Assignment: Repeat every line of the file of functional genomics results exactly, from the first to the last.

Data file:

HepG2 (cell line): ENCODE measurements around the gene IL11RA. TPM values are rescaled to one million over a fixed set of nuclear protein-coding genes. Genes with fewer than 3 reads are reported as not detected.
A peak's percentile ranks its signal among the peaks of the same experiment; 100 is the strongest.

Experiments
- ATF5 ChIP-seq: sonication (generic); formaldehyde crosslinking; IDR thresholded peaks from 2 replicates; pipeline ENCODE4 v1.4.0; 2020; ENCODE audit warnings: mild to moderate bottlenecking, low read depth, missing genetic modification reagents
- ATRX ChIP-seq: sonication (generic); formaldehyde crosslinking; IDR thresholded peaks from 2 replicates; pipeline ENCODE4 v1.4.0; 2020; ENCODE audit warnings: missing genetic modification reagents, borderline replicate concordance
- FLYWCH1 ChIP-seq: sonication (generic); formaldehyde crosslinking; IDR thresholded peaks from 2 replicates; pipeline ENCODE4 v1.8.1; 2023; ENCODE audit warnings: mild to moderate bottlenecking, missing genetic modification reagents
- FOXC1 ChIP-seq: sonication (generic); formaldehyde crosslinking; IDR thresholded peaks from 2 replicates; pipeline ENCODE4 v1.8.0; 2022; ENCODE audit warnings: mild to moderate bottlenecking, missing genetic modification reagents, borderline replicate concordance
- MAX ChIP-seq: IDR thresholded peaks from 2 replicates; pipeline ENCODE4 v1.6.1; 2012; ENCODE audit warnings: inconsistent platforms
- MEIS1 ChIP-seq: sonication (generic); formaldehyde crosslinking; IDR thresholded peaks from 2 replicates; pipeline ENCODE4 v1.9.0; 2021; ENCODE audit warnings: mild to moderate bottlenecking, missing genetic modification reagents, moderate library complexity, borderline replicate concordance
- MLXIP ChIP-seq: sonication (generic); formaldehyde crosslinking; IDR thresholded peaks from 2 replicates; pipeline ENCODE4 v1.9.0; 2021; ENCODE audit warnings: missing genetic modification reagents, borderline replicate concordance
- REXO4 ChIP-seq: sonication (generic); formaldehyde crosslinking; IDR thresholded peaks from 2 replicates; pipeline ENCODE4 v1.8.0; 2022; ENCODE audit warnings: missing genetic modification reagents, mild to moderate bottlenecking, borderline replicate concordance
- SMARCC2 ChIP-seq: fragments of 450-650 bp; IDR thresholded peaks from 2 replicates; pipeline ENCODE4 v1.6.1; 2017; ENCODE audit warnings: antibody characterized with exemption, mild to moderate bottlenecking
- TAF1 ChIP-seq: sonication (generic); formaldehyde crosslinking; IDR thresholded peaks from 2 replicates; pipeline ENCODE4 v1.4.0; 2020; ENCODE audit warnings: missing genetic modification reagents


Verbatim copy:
HepG2 (cell line): ENCODE measurements around the gene IL11RA. TPM values are rescaled to one million over a fixed set of nuclear protein-coding genes. Genes with fewer than 3 reads are reported as not detected.
A peak's percentile ranks its signal among the peaks of the same experiment; 100 is the strongest.

Experiments
- ATF5 ChIP-seq: sonication (generic); formaldehyde crosslinking; IDR thresholded peaks from 2 replicates; pipeline ENCODE4 v1.4.0; 2020; ENCODE audit warnings: mild to moderate bottlenecking, low read depth, missing genetic modification reagents
- ATRX ChIP-seq: sonication (generic); formaldehyde crosslinking; IDR thresholded peaks from 2 replicates; pipeline ENCODE4 v1.4.0; 2020; ENCODE audit warnings: missing genetic modification reagents, borderline replicate concordance
- FLYWCH1 ChIP-seq: sonication (generic); formaldehyde crosslinking; IDR thresholded peaks from 2 replicates; pipeline ENCODE4 v1.8.1; 2023; ENCODE audit warnings: mild to moderate bottlenecking, missing genetic modification reagents
- FOXC1 ChIP-seq: sonication (generic); formaldehyde crosslinking; IDR thresholded peaks from 2 replicates; pipeline ENCODE4 v1.8.0; 2022; ENCODE audit warnings: mild to moderate bottlenecking, missing genetic modification reagents, borderline replicate concordance
- MAX ChIP-seq: IDR thresholded peaks from 2 replicates; pipeline ENCODE4 v1.6.1; 2012; ENCODE audit warnings: inconsistent platforms
- MEIS1 ChIP-seq: sonication (generic); formaldehyde crosslinking; IDR thresholded peaks from 2 replicates; pipeline ENCODE4 v1.9.0; 2021; ENCODE audit warnings: mild to moderate bottlenecking, missing genetic modification reagents, moderate library complexity, borderline replicate concordance
- MLXIP ChIP-seq: sonication (generic); formaldehyde crosslinking; IDR thresholded peaks from 2 replicates; pipeline ENCODE4 v1.9.0; 2021; ENCODE audit warnings: missing genetic modification reagents, borderline replicate concordance
- REXO4 ChIP-seq: sonication (generic); formaldehyde crosslinking; IDR thresholded peaks from 2 replicates; pipeline ENCODE4 v1.8.0; 2022; ENCODE audit warnings: missing genetic modification reagents, mild to moderate bottlenecking, borderline replicate concordance
- SMARCC2 ChIP-seq: fragments of 450-650 bp; IDR thresholded peaks from 2 replicates; pipeline ENCODE4 v1.6.1; 2017; ENCODE audit warnings: antibody characterized with exemption, mild to moderate bottlenecking
- TAF1 ChIP-seq: sonication (generic); formaldehyde crosslinking; IDR thresholded peaks from 2 replicates; pipeline ENCODE4 v1.4.0; 2020; ENCODE audit warnings: missing genetic modification reagents